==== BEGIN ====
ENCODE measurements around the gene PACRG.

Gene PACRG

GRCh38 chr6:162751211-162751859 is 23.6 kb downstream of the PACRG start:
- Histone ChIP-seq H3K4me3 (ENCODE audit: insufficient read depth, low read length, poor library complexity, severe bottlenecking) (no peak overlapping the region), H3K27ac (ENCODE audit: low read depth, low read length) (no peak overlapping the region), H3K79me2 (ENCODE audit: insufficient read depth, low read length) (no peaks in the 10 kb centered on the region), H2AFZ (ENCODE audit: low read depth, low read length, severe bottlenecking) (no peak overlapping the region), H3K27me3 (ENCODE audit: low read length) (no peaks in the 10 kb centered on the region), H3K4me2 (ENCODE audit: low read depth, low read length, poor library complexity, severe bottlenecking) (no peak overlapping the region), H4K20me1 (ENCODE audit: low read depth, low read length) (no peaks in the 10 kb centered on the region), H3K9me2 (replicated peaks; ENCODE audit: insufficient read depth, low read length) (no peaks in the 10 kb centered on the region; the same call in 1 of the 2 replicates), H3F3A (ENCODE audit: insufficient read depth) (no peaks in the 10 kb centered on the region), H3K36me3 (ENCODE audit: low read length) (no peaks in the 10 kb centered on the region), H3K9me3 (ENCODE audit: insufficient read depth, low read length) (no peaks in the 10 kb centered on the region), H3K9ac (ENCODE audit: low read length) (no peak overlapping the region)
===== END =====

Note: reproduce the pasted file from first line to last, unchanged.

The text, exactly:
ENCODE measurements around the gene PACRG.

Gene PACRG

GRCh38 chr6:162751211-162751859 is 23.6 kb downstream of the PACRG start:
- Histone ChIP-seq H3K4me3 (ENCODE audit: insufficient read depth, low read length, poor library complexity, severe bottlenecking) (no peak overlapping the region), H3K27ac (ENCODE audit: low read depth, low read length) (no peak overlapping the region), H3K79me2 (ENCODE audit: insufficient read depth, low read length) (no peaks in the 10 kb centered on the region), H2AFZ (ENCODE audit: low read depth, low read length, severe bottlenecking) (no peak overlapping the region), H3K27me3 (ENCODE audit: low read length) (no peaks in the 10 kb centered on the region), H3K4me2 (ENCODE audit: low read depth, low read length, poor library complexity, severe bottlenecking) (no peak overlapping the region), H4K20me1 (ENCODE audit: low read depth, low read length) (no peaks in the 10 kb centered on the region), H3K9me2 (replicated peaks; ENCODE audit: insufficient read depth, low read length) (no peaks in the 10 kb centered on the region; the same call in 1 of the 2 replicates), H3F3A (ENCODE audit: insufficient read depth) (no peaks in the 10 kb centered on the region), H3K36me3 (ENCODE audit: low read length) (no peaks in the 10 kb centered on the region), H3K9me3 (ENCODE audit: insufficient read depth, low read length) (no peaks in the 10 kb centered on the region), H3K9ac (ENCODE audit: low read length) (no peak overlapping the region)